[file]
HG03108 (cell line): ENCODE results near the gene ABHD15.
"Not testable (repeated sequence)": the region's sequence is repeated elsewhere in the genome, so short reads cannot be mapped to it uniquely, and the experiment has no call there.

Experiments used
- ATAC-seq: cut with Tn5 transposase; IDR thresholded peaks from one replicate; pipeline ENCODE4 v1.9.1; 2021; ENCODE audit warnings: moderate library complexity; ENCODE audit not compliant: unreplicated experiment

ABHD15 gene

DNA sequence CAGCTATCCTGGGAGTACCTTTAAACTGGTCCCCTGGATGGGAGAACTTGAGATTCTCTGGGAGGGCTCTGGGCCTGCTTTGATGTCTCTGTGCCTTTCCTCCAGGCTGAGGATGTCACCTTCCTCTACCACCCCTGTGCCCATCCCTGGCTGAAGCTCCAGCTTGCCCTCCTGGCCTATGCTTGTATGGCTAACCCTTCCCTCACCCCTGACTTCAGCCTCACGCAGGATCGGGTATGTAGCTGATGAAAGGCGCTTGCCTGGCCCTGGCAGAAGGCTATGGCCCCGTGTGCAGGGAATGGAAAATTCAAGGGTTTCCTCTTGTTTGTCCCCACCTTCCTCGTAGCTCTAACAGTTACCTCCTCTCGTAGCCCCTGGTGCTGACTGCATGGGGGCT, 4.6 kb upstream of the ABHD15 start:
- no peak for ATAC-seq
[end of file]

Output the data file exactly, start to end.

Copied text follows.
HG03108 (cell line): ENCODE results near the gene ABHD15.
"Not testable (repeated sequence)": the region's sequence is repeated elsewhere in the genome, so short reads cannot be mapped to it uniquely, and the experiment has no call there.

Experiments used
- ATAC-seq: cut with Tn5 transposase; IDR thresholded peaks from one replicate; pipeline ENCODE4 v1.9.1; 2021; ENCODE audit warnings: moderate library complexity; ENCODE audit not compliant: unreplicated experiment

ABHD15 gene

DNA sequence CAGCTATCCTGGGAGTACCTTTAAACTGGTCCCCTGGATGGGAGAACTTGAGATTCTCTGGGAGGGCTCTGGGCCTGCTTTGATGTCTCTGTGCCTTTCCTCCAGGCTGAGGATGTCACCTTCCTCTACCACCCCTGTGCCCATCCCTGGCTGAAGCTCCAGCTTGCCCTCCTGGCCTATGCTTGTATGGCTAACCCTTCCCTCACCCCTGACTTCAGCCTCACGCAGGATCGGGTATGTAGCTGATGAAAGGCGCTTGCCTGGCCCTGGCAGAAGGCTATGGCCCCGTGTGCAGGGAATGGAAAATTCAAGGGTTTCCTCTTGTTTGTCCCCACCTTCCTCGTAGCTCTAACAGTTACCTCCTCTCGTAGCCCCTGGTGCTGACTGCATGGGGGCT, 4.6 kb upstream of the ABHD15 start:
- no peak for ATAC-seq